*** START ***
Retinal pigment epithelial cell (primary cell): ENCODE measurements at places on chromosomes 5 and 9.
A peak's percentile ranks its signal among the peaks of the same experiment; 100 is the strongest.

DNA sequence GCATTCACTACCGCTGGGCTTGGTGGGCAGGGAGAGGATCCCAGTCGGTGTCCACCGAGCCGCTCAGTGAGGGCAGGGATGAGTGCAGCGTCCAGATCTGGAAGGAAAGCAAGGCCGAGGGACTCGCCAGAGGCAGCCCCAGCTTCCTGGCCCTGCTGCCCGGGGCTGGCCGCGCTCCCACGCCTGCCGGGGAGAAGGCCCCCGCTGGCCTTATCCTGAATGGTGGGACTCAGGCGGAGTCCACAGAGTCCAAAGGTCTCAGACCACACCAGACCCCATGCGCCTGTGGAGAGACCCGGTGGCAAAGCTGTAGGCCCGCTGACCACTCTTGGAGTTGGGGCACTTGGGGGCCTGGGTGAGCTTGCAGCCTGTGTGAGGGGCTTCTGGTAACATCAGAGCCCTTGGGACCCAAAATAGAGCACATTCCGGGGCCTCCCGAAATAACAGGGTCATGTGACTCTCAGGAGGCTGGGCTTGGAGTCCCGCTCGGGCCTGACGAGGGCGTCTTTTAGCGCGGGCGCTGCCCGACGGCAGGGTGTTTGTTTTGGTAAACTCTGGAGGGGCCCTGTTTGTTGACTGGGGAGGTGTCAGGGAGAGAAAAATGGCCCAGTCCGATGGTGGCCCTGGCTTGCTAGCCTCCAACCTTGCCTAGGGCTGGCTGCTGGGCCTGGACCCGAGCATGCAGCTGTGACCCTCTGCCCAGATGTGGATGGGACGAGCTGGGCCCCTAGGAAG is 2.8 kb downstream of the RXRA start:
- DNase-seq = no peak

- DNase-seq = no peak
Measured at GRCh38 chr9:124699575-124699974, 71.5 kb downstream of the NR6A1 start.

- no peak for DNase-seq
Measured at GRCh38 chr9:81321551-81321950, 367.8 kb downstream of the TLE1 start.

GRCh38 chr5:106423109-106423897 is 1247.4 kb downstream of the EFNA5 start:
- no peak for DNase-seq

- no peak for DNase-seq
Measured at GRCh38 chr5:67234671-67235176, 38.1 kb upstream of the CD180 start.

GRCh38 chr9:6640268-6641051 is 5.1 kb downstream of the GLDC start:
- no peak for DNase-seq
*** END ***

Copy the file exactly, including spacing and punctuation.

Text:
Retinal pigment epithelial cell (primary cell): ENCODE measurements at places on chromosomes 5 and 9.
A peak's percentile ranks its signal among the peaks of the same experiment; 100 is the strongest.

DNA sequence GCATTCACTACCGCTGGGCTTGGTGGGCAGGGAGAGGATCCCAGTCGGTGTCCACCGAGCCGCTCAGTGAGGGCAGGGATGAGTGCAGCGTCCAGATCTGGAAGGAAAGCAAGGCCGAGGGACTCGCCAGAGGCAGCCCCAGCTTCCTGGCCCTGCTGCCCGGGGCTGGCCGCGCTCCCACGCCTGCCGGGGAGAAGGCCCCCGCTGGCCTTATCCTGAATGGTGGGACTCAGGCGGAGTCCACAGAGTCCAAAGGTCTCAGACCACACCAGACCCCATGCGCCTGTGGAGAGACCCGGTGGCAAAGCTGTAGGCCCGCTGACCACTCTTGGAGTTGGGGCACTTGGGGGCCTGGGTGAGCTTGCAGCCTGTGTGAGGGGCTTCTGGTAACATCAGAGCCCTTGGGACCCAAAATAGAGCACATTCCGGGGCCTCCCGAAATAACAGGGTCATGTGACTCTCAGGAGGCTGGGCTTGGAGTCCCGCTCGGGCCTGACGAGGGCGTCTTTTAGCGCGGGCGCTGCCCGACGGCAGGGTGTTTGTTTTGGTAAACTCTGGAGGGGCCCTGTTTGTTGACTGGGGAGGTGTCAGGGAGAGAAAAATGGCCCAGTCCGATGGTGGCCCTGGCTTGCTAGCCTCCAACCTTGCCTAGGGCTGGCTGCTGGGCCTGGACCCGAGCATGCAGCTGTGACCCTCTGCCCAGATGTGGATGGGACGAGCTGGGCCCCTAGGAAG is 2.8 kb downstream of the RXRA start:
- DNase-seq = no peak

- DNase-seq = no peak
Measured at GRCh38 chr9:124699575-124699974, 71.5 kb downstream of the NR6A1 start.

- no peak for DNase-seq
Measured at GRCh38 chr9:81321551-81321950, 367.8 kb downstream of the TLE1 start.

GRCh38 chr5:106423109-106423897 is 1247.4 kb downstream of the EFNA5 start:
- no peak for DNase-seq

- no peak for DNase-seq
Measured at GRCh38 chr5:67234671-67235176, 38.1 kb upstream of the CD180 start.

GRCh38 chr9:6640268-6641051 is 5.1 kb downstream of the GLDC start:
- no peak for DNase-seq